When I was younger, I possessed a certain confidence in the little bit of knowledge I had then acquired. I felt quite certain about that knowledge and second thoughts about it really weren’t necessary because of my certainty. But as I’ve gotten older and gained more experience and the knowledge that comes from it, I’ve increasingly come to the realization that what I thought I knew, and the certainty with which I thought I knew it, have been figments of my imagination. I’ve come to a growing awareness that although I have some knowledge, I really don’t know anything compared to what there is to know. I know nothing about something, if that makes any sense.
I suppose it’s like this for most of us as we get older and acquire experiential knowledge that can be joined to all of the theory we gain in our youth. And experience can be quite the iconoclast to the mental and emotional forms we’ve built around all of the theories we’ve amassed. What we thought we knew about a concept or idea, as time and experience come along and meet up with them, most of the time experience ends up changing our perspective.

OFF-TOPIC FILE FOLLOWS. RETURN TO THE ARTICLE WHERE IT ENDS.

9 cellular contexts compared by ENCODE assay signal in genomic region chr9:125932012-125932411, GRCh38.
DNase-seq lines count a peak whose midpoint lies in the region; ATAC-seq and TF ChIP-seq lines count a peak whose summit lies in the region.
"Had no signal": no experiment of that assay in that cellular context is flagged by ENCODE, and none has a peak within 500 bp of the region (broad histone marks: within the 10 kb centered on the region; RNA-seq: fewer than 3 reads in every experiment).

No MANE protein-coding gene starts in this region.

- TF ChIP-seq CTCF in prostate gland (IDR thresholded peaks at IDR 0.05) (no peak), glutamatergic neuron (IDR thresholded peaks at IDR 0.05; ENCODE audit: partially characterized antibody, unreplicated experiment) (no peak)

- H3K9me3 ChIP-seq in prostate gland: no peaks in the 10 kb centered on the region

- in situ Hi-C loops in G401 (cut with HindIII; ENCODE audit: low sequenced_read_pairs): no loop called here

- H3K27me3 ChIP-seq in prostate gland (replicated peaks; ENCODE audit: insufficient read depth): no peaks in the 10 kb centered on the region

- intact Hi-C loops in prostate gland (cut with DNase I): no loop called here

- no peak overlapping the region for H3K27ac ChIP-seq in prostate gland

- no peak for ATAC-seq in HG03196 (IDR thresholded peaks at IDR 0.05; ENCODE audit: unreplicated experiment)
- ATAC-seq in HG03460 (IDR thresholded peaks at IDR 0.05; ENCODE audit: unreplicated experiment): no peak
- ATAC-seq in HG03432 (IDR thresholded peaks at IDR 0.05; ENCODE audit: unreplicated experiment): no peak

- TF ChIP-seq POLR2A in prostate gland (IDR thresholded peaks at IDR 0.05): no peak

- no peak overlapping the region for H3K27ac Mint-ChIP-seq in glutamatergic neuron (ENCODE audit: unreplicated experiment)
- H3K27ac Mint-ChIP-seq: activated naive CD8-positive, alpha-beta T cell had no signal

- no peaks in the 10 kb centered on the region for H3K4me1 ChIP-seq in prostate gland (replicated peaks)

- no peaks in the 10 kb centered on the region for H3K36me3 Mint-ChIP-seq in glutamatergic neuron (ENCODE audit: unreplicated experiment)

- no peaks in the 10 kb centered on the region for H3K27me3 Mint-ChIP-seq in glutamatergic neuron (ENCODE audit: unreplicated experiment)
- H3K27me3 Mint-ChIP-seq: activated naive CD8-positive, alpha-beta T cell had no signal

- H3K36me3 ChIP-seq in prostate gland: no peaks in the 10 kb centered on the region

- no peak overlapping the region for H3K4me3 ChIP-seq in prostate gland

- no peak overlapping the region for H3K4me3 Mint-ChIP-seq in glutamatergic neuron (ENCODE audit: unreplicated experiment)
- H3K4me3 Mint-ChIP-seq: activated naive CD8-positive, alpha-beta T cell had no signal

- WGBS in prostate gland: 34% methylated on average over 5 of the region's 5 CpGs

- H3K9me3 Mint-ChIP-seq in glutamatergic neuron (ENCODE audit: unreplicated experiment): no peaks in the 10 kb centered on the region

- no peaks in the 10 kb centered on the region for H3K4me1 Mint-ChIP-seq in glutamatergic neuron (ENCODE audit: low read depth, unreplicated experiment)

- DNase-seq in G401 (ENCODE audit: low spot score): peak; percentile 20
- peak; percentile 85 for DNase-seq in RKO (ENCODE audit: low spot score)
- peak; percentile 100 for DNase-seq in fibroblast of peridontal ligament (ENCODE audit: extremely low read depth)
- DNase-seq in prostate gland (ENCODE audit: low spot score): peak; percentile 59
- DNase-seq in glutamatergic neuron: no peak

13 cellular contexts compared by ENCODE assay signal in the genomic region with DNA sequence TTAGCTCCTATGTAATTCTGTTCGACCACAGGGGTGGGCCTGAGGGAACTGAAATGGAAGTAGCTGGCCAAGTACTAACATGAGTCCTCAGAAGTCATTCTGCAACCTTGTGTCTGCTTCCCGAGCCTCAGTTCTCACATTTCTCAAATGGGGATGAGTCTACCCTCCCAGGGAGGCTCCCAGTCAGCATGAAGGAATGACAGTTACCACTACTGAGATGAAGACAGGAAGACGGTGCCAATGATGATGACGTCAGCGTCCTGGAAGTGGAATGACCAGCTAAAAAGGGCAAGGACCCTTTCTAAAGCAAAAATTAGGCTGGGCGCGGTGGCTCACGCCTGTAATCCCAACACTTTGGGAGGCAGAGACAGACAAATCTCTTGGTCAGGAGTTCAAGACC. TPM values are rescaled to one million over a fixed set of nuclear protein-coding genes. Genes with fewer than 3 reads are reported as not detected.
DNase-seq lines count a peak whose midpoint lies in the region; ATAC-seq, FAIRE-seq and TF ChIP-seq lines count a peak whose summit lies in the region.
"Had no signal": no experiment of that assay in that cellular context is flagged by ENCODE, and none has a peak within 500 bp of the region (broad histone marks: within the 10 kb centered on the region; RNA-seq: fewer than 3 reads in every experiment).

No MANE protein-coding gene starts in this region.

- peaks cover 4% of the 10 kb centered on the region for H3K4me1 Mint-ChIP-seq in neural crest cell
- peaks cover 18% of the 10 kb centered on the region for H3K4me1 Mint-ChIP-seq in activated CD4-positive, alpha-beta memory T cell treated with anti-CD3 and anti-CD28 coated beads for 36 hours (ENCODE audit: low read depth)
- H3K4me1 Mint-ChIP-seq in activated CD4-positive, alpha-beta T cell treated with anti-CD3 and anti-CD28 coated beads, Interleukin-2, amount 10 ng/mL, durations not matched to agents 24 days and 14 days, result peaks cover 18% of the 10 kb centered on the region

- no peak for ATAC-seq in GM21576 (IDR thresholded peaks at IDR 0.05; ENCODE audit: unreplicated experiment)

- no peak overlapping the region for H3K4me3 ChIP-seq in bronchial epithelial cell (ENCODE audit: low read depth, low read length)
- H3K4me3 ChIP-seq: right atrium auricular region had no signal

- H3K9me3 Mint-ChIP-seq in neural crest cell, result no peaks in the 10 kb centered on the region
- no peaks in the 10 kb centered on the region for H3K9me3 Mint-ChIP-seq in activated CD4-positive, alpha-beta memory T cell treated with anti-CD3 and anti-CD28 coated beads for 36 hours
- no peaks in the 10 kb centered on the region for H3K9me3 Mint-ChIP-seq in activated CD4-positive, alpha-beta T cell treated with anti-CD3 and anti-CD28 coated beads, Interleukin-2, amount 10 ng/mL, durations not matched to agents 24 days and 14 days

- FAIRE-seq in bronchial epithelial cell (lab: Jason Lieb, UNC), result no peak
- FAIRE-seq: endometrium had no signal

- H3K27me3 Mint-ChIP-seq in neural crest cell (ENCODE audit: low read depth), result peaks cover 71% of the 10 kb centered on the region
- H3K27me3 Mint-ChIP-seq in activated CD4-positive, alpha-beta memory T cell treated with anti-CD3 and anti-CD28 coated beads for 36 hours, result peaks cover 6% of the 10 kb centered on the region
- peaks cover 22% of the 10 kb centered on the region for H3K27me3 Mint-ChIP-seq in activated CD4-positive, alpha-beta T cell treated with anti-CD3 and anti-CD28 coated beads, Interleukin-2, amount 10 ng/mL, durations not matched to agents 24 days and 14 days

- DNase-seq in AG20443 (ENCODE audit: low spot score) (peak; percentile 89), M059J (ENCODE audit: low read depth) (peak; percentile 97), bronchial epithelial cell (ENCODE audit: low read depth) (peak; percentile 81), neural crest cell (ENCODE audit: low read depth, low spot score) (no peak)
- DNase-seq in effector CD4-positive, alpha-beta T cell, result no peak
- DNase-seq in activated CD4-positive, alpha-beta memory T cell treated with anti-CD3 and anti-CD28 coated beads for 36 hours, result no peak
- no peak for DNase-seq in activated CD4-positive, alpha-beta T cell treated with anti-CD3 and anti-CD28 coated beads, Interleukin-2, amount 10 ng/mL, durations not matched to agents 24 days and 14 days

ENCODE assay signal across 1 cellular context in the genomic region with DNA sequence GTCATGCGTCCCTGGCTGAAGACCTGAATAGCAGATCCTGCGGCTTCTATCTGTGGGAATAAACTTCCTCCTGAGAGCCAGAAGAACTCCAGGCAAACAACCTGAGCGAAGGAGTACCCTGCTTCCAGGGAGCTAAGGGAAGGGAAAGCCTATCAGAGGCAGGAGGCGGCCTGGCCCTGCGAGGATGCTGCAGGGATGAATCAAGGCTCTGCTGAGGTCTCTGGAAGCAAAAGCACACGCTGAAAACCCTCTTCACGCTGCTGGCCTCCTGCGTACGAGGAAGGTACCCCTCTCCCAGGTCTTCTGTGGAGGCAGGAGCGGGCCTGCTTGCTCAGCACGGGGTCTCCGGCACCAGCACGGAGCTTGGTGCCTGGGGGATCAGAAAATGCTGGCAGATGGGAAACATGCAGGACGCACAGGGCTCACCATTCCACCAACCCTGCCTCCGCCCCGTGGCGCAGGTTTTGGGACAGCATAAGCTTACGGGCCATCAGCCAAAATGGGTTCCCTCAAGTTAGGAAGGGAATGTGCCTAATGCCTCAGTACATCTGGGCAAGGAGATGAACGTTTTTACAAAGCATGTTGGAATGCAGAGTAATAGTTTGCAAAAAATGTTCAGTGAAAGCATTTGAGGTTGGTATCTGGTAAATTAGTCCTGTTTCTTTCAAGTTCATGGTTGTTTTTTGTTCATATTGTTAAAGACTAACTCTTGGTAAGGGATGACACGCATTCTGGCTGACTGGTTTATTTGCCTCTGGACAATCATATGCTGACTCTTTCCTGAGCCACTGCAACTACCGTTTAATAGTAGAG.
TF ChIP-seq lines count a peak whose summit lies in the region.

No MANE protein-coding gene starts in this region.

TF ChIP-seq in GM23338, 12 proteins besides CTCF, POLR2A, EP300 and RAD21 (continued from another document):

Think about it in this way: theory is just conceptual knowledge. Experience is the reality of knowledge. Therefore theory must either match up to experience or be changed by reality.
For example, when I was younger, I was very much a strong proponent of the death penalty. Now, after all of the work of the Innocence Project in overturning unfounded convictions as well as revelations over the years of district attorneys more interested in obtaining convictions than the truth (one notorious example being Mike Nifong of Durham, NC and the Duke Lacrosse case) that iconoclastic reality has made me become much less a proponent of the death penalty and more of someone who believes in extending some mercy and using the death penalty sparingly. I now believe in treading very lightly when meting out the ultimate punishment. I now wonder if innocent individuals have been put to death for a crime they did not commit; I suspect some have.
My confidence in what I thought I knew about a lot of things is not as strong as it once was. I find that I’m not nearly as, let’s be honest, smug about what I’ve known and know. Although initially it can be somewhat disconcerting when my confidence about something is shaken, in the long term, it’s a good and comforting thing. Because when theory and experience are joined together the result is true knowledge. And that’s something in which to be confident.